And they did. Although Kirk leaned slightly more to the straight ahead bebop jazz or soul jazz than Harris did, either man was completely comfortable playing virtually any type of music-funk, jazz, soul, gospel, blues, rock (However Kirk wasn't overly fond of rock or loud amplification and had had words with Miles about Miles' use of amps and electric instruments),etc.Each man had an immediately identifiable sound.
Carolina Chocolate Drops
A general stereotype in American musical culture is that Black consumers and musicians are always looking for the next big thing. White consumers and musicians tend to be more interested in repeating and refining what has already been done. Both approaches have validity but at the extremes each can tip over into complete and total artistic entropy. A group that challenges this thinking is the Carolina Chocolate Drops. This African-American string band would not have been thought novel in say 1923 but in 2011 they're virtual musical revolutionaries. They write and perform music and use instruments which have long been thought to be either archaic or "white" as far as mainstream popular African-American music is concerned. People tend to forget that the banjo is an African developed instrument.
The band members, Dom Flemons (guitar, banjo and jug), Rhiannon Giddens (kazoo, guitar, banjo, fiddle) and Justin Robinson (fiddle and jug) met in 2005 at the Black Banjo Gathering in Boone, NC. They got to talking and after advice and tutelage from noted fiddler Joe Thompson, they started their own band. It's not often known that there is a rich string band tradition in African American music that goes waaaaaaaaaaaaay back. For whatever reason this music mostly died out in the thirties or was subsumed by what we think of today as blues music. You hear bits and echoes of it in bluegrass and in the Piedmont Blues. There are more links between "country" and "blues" than we have been given to believe. Monster guitarists like Etta Baker, Mississippi John Hurt and Elizabeth Cotten (all long gone) were also part of this tradition. The Carolina Chocolate Drops are keeping this music alive and putting new life into it for a new century. And they are pretty darn good musicians. Snowden's Jig has almost a klezmer feel to it but it is a very old traditional African-American work.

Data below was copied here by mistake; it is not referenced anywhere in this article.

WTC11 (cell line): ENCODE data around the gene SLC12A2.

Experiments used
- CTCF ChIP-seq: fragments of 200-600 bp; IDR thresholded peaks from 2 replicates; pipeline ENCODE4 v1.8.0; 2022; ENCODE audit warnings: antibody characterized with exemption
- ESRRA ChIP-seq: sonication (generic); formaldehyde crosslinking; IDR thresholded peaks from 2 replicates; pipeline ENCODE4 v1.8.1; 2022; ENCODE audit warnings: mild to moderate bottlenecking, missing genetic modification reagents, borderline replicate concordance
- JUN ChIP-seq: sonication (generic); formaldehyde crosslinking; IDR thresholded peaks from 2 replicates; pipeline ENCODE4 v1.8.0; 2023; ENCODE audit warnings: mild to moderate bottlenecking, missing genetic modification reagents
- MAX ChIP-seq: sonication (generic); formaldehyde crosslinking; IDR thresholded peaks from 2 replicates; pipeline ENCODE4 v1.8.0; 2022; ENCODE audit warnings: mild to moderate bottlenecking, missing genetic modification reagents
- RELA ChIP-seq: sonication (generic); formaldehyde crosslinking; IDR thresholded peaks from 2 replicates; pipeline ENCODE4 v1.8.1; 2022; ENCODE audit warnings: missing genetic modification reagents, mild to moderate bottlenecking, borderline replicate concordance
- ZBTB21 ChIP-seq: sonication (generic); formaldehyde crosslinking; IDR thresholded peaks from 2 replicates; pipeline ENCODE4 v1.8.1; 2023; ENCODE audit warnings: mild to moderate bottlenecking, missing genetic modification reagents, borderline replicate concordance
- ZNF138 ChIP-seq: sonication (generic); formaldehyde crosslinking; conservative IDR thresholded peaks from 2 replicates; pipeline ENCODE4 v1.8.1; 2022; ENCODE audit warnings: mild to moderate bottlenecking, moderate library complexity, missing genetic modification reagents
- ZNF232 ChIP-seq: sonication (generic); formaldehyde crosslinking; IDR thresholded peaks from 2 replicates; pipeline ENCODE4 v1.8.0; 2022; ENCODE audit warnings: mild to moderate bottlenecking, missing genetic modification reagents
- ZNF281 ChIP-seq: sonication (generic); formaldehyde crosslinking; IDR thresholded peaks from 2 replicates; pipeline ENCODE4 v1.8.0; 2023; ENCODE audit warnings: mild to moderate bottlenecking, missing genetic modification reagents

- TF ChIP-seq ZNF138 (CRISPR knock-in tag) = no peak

A Sicilian-American jazz trumpeter and singer from New Orleans, Prima was influenced HEAVILY by Louis Armstrong. He also shared Armstrong's and Gillespie's stage presence and zest for life. Prima came up at a time before Italians were fully accepted as being "white". He played at the Apollo to appreciative Black audiences. Indeed, because of his complexion and "hep-cat" verbal stylings, when he first arrived in New York he was subjected to racial segregation as many white club owners thought he was Black or "mulatto".
Chances are even if you don't know his name, you'll recognize his voice. Just about any self-respecting Italian restaurant has his music playing at some point.
Although it wasn't called rock-n-roll when he was young, Prima, much like Louis Jordan, was playing music that was rock-n-roll in all but name. His lecherous and aggressive stage presence, complete with loud suits in incandescent colors certainly was a forerunner of several rock stars that came after him. Although he ended his career in Vegas, one must remember that when he went there Vegas was not considered the pinnacle of cheese or bad music that it became later. Prima, unlike Sinatra, had encouraging words for the new rock-n-rollers supplanting his style of music in the fifties. He was, along with people like Jackie Wilson/BB King or Ike Turner, a sartorial influence on a young Elvis Presley.
Prima may be better known to the post 1960 generation as the voice of the orangutan who kidnaps Mowgli in the movie The Jungle Book. There is a serious amount of joy in his music which can be heard in everything he sang or played. This music harkens back to a time where dancing was a two person activity.